Luxembourg Forum experts expressed major concerns regarding the increasing probability of catastrophic nuclear terrorism and the general situation marked by discord and rising animosity in society at large, which is playing into the hands of ultra-leftist, ultra-right and terrorist movements, which, in turn, increases the threat of terror attacks.
The results of the Conference will be summarized in a final declaration in which the Luxembourg Forum experts will set forth their proposals and recommendations addressed to key nuclear organizations and the leaders of major countries on strengthening the nuclear non-proliferation regime and nuclear security.
The event was attended by leading international experts in nuclear security, disarmament and non-proliferation, including Viatcheslav Kantor, Luxembourg Forum President; William Perry, Professor at Stanford University, former US Secretary of Defense, Member of the Supervisory Board of the International Luxembourg Forum; Roald Sagdeev, Member of the Supervisory Board of the International Luxembourg Forum, Professor at the University of Maryland; Director Emeritus, Space Research Institute of the Russian Academy of Sciences (RAS), Academician, RAS; Yury Nazarkin, Professor at the Geneva School of Diplomacy and International Relations, former Representative of the USSR at the Conference on Disarmament, Head of the Soviet delegation at the USSR-US Nuclear and Space Talks (START-1), Deputy Secretary of the Security Council of the Russian Federation; Stephen Flanagan,Senior Political Scientist (RAND Corporation Washington),former Special Assistant to the President and Senior Director for Defense Policy and Strategy at the National Security Council Staff (U.S.); Brad Roberts, Director of the Center for Global Security Research at Lawrence Livermore National Laboratory; Vladimir Dvorkin,Chairman of the Organizing Committee of the International Luxembourg Forum, Principal Researcher at the Primakov National Research Institute of World Economy and International Relations (IMEMO), former Director of the 4th Central Scientific Research Institute, Ministry of Defence of the Russian Federation; Tariq Rauf, Consulting Advisor for Policy and Outreach, Office of Executive Secretary, Comprehensive Nuclear-Test-Ban Treaty Organization (CTBTO); Principal, Global Nuclear Solutions.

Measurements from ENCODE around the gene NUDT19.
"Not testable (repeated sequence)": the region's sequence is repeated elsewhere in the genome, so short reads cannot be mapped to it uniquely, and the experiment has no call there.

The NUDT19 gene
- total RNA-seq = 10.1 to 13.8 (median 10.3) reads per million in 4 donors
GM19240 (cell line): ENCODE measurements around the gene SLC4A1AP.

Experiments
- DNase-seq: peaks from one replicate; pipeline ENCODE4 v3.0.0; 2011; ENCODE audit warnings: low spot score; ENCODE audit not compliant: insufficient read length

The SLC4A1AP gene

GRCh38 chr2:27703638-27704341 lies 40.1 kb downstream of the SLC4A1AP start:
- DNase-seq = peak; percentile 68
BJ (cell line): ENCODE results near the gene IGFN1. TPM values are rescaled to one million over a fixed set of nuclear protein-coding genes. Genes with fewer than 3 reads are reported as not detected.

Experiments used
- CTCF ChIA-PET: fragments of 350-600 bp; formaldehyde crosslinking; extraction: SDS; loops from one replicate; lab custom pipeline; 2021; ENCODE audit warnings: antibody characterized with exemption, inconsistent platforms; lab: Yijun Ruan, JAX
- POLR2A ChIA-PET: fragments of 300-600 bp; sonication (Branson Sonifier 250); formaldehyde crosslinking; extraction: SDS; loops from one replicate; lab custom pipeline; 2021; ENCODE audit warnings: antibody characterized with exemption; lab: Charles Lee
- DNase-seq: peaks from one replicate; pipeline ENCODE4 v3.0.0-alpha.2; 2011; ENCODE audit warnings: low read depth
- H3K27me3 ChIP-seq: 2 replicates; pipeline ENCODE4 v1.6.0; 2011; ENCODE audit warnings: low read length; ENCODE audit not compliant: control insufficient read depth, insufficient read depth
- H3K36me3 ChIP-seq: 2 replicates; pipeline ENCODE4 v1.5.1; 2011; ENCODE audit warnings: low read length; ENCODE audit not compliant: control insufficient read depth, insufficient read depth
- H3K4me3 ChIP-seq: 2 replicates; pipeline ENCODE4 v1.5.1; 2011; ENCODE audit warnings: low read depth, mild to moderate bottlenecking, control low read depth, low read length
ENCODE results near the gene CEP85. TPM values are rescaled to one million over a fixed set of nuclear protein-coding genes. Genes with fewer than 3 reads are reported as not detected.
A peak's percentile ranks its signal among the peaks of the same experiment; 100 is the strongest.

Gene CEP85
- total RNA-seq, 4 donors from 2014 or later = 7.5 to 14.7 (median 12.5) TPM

* * *
The International Luxembourg Forum on Preventing Nuclear Catastrophe was established pursuant to a decision of the International Conference on Preventing Nuclear Catastrophe, held in Luxembourg on May 24-25, 2007. It is one of the major non-governmental organizations bringing together leading international experts in non-proliferation of nuclear weapons, arms reduction and limitation.
The Forum’s priorities are:
• To facilitate the process of arms limitation and reduction and counteract growing threats to the nuclear non-proliferation regime and erosion of the Non-Proliferation Treaty (NPT), including the escalating danger of nuclear terrorism and attempts by certain states to gain access to nuclear materials and technologies;
• To promote international peace and security through new approaches and to provide decision-makers with practical solutions to critical issues of non-proliferation and arms control.
In 2018, the Luxembourg Forum celebrated its 10th anniversary. Since its inception ten years ago, the Luxembourg Forum has held 26 conferences, seminars and workshops in Moscow, Washington, D.C., Luxembourg, Berlin, Rome, Vienna, Paris, Prague, Geneva, Warsaw, Stockholm and other cities.